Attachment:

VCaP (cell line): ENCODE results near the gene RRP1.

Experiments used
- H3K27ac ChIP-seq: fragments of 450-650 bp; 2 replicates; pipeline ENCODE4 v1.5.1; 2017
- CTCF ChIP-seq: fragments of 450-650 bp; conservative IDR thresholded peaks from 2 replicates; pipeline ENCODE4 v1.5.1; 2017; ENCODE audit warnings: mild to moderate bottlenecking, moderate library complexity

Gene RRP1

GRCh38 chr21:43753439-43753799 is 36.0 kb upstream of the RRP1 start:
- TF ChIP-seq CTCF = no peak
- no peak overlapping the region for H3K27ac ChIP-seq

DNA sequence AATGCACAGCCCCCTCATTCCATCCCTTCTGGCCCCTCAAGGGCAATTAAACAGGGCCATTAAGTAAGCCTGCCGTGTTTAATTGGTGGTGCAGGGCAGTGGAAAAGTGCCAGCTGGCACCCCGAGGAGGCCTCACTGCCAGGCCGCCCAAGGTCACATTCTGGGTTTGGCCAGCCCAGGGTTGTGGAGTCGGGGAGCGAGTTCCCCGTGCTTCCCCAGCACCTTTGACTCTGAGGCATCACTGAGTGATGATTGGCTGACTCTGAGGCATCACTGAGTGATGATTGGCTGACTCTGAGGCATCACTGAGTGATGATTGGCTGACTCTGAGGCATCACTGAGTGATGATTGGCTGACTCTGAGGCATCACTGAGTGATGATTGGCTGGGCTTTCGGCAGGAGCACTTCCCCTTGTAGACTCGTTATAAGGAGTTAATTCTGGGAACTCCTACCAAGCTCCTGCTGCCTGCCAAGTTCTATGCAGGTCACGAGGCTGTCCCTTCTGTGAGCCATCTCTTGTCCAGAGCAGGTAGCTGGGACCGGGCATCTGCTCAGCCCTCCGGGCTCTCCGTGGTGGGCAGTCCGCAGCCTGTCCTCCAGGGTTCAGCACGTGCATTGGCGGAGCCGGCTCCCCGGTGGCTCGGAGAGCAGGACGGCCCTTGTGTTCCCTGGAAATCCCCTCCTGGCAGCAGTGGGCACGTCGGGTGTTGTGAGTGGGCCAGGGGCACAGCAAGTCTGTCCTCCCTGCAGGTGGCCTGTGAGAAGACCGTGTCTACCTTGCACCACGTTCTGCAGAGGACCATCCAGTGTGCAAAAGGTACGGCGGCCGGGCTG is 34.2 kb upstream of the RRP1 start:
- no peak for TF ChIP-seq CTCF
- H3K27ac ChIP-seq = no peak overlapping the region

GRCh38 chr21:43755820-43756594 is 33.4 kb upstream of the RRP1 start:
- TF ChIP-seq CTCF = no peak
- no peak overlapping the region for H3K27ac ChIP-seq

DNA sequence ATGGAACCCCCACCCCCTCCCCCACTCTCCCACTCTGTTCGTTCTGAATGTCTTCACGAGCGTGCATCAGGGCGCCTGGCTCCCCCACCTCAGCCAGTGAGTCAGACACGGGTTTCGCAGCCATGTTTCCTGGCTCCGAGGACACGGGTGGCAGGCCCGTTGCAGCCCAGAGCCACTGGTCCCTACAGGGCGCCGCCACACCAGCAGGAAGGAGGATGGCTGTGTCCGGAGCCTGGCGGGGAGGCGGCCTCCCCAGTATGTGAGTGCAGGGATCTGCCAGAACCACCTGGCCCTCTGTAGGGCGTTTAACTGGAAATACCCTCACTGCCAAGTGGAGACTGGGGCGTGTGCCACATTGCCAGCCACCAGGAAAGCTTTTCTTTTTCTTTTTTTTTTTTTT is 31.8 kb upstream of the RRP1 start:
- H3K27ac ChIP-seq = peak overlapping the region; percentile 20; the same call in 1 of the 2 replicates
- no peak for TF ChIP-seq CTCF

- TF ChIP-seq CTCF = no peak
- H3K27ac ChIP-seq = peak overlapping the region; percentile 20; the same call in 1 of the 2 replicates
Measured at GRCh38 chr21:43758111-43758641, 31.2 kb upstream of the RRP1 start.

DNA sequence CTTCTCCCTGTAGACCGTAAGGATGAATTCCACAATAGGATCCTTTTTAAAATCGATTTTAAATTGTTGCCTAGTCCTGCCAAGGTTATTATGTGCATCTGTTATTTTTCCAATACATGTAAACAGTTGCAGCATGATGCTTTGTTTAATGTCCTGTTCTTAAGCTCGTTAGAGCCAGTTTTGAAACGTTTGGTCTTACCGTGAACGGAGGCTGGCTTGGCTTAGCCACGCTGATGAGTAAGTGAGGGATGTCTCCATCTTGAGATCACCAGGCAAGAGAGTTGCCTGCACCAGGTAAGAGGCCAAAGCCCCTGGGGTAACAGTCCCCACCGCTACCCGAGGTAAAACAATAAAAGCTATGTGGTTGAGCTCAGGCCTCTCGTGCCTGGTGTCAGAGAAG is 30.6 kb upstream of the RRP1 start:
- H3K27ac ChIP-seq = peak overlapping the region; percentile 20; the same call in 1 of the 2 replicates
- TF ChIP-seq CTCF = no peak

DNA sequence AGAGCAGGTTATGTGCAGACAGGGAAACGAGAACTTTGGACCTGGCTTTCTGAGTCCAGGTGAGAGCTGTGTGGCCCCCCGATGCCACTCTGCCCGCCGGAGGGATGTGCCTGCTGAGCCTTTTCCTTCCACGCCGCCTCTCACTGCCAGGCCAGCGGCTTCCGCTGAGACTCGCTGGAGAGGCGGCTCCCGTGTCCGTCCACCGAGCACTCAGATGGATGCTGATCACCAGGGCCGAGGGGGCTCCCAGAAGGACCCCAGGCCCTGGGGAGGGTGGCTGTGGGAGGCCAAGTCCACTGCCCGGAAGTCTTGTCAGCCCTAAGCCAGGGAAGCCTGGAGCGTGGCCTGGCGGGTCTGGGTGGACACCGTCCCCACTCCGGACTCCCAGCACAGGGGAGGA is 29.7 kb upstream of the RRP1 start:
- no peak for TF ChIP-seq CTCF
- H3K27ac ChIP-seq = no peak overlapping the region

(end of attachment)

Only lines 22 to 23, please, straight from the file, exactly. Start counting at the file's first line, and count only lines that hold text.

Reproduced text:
- H3K27ac ChIP-seq = peak overlapping the region; percentile 20; the same call in 1 of the 2 replicates
- TF ChIP-seq CTCF = no peak